Editors: Kathryn Kish Sklar
and Thomas Dublin
Published by Alexander Street Press and the
Center for the Historical Study of Women and Gender, SUNY Binghamton
In This Issue
We are particularly pleased to publish this second issue of 2009, which contains (for the Scholar's Edition) our final installment to the database of publications by Commissions on the Status of Women. The Commissions' database for the Scholar's Edition of WASM now includes all the publications by all local, state and federal commissions on the status of women that we could locate in more than 300 repositories, a total of almost 1,900 publications. The database offers more than 90,000 pages of resources pertaining to the lives of American women since 1960. Check out our "Browse Graphs" feature to browse every chart included in these publications.
The document project, document archive, and review essays in this issue constitute a special issue devoted to women and social movements in Canada. They have been edited by four Canadian feminist historians, Lara Campbell, Nancy Janovicek, Tamara Myers, and Joan Sangster, who have written a thoughtful introduction, "Canadian Women in Context," which examines the historical and intellectual contexts of Canadian scholarship on women. Part of our commitment to increase the international dimensions of the web site, this special issue begins with a document project by Roberta Lexier examining the emergence of the women's movement at Simon Fraser University in Vancouver in the late 1960s. Historians of second-wave feminism in the United States will be immediately struck by both the similarities to and divergences from parallel developments south of the border. The second major component of this issue is a document archive edited and introduced by Margaret Hobbs and Susan Wurtele. This archive focuses on the feminism of Violet McNaughton, longtime editor of the Women's Pages of the Saskatchewan farm newspaper, The Western Producer. It brings together more than 2,500 scanned pages from the "Mainly for Women" section of that paper between 1925 and 1939.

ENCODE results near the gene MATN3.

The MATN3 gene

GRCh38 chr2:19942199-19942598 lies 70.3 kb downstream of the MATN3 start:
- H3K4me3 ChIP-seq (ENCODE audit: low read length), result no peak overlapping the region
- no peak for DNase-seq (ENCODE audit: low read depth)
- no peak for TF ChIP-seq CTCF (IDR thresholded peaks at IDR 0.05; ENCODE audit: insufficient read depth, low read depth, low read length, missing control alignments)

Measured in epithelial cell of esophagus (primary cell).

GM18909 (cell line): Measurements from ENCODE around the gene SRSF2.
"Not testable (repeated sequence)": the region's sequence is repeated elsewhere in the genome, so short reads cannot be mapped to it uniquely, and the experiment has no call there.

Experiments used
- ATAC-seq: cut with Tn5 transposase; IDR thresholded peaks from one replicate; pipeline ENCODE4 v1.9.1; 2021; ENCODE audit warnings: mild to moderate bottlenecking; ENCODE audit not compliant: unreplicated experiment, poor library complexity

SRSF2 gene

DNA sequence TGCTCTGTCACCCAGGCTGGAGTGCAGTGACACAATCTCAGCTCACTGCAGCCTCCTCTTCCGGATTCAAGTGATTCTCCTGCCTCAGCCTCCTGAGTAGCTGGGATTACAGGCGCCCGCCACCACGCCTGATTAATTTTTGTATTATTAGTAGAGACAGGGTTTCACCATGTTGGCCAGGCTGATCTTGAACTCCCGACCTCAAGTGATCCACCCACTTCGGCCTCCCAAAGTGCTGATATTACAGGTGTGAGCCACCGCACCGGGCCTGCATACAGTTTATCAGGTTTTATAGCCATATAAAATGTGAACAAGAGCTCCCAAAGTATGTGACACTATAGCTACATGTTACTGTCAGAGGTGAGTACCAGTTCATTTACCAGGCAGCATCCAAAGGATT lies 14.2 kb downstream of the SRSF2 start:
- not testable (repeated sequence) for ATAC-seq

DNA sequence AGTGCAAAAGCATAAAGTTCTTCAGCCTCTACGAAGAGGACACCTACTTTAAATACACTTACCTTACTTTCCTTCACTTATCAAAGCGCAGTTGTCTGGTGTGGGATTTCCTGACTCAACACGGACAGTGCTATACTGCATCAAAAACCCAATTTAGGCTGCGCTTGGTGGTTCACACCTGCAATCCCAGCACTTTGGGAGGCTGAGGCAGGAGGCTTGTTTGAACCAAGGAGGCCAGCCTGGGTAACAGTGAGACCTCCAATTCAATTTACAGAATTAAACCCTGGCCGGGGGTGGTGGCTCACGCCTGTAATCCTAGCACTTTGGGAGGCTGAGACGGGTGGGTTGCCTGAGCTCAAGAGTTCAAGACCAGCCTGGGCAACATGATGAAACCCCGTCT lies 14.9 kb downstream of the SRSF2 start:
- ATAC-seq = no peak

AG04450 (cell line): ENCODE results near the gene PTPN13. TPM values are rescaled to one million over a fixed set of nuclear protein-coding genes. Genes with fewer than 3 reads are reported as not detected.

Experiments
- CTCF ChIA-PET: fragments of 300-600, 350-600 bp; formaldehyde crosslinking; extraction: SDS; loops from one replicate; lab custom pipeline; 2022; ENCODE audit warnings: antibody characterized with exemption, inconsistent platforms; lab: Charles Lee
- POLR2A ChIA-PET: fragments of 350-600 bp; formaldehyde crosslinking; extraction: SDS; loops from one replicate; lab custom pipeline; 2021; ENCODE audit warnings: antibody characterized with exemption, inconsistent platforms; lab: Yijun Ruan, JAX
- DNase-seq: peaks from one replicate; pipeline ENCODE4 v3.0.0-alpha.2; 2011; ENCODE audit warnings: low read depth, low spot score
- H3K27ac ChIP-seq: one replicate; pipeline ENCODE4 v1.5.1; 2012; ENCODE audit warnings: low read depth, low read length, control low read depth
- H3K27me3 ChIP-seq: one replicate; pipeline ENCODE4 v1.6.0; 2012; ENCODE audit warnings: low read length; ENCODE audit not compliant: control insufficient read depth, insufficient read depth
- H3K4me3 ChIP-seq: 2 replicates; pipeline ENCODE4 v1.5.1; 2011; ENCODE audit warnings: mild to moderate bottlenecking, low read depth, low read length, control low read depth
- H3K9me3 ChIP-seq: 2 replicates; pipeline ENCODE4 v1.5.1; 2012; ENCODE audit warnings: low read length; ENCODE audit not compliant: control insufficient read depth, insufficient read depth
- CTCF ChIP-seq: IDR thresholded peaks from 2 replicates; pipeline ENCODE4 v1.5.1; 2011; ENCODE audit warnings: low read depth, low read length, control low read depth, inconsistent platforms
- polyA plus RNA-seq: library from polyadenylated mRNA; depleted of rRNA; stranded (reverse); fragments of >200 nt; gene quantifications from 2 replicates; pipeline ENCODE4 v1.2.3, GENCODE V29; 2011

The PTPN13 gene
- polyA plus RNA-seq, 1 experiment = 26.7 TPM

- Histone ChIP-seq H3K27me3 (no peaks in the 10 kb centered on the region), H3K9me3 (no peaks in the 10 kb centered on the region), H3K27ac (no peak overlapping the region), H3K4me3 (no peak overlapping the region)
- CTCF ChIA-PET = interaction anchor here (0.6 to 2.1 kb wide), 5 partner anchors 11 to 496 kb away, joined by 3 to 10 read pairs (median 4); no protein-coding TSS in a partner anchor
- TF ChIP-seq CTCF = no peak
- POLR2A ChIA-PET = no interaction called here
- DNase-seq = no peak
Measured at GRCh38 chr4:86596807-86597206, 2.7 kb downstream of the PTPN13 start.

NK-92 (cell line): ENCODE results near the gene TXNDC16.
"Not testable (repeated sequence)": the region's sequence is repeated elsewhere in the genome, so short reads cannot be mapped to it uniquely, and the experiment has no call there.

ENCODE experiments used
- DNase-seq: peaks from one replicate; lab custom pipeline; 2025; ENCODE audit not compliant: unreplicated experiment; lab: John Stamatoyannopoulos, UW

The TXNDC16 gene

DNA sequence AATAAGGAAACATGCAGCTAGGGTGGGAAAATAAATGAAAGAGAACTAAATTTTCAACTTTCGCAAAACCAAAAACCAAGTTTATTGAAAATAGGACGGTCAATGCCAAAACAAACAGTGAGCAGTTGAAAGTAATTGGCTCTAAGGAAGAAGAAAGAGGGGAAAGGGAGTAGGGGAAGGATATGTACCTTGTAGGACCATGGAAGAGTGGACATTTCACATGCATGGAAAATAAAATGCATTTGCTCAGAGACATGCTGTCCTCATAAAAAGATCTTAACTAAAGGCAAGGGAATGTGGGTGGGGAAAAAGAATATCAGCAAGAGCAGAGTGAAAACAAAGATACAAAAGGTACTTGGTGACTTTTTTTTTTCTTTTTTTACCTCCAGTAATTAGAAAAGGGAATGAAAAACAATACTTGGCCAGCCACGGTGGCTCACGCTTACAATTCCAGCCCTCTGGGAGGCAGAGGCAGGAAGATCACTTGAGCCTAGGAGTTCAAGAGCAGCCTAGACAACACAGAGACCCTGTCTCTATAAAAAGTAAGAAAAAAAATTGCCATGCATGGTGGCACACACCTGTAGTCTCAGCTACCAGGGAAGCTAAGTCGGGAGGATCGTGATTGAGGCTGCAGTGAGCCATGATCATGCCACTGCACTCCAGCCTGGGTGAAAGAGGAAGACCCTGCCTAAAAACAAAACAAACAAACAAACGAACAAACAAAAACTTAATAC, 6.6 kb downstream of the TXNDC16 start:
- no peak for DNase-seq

Four review essays complement the major projects and round out the specifically Canadian content in this issue. Krista Cooke examines the representation of women at Canadian public history sites, Cynthia Comacchio reviews recent works on women and families in Quebec history, Shirley Tillotson discusses recent trends in Canadian writing on women and social policy, and Linda Kealey engages three books that explore themes related to women, work, and immigration.
In this issue, we publish a number of historical book reviews to complement the appearance in recent issues of the Scholar's Edition of the biographical dictionary, Notable American Women. These reviews appeared in 1972, 1981, and 2005 and reflect scholarly reactions to the publication of the successive volumes of Notable. Readers will also be in a better position to appreciate the contributions of Notable by comparing the biographical sketches in that modern work with the two-volume 1897 biographical dictionary edited by Frances Willard and Mary Livermore, American Women - Fifteen Hundred Biographies with over 1,400 Portraits, which we reprint in this issue as part of the web site's full-text sources. Readers will find of interest Victoria Brown and Dan Covino's introduction to this reprinting, the essay, "How Did the Notable Characteristics of American Women Change, 1890-1970?"